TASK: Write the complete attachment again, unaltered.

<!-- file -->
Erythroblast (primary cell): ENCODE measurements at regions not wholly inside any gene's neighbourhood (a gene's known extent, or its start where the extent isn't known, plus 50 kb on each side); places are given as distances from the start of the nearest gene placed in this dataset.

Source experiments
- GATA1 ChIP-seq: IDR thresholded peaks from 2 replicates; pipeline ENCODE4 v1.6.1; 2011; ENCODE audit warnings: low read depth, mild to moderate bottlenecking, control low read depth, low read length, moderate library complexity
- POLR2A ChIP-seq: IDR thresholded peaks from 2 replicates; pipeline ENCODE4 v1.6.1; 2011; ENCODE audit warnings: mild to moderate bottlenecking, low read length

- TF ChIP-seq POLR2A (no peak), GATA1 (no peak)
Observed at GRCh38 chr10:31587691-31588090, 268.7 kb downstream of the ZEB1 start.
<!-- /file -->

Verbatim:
Erythroblast (primary cell): ENCODE measurements at regions not wholly inside any gene's neighbourhood (a gene's known extent, or its start where the extent isn't known, plus 50 kb on each side); places are given as distances from the start of the nearest gene placed in this dataset.

Source experiments
- GATA1 ChIP-seq: IDR thresholded peaks from 2 replicates; pipeline ENCODE4 v1.6.1; 2011; ENCODE audit warnings: low read depth, mild to moderate bottlenecking, control low read depth, low read length, moderate library complexity
- POLR2A ChIP-seq: IDR thresholded peaks from 2 replicates; pipeline ENCODE4 v1.6.1; 2011; ENCODE audit warnings: mild to moderate bottlenecking, low read length

- TF ChIP-seq POLR2A (no peak), GATA1 (no peak)
Observed at GRCh38 chr10:31587691-31588090, 268.7 kb downstream of the ZEB1 start.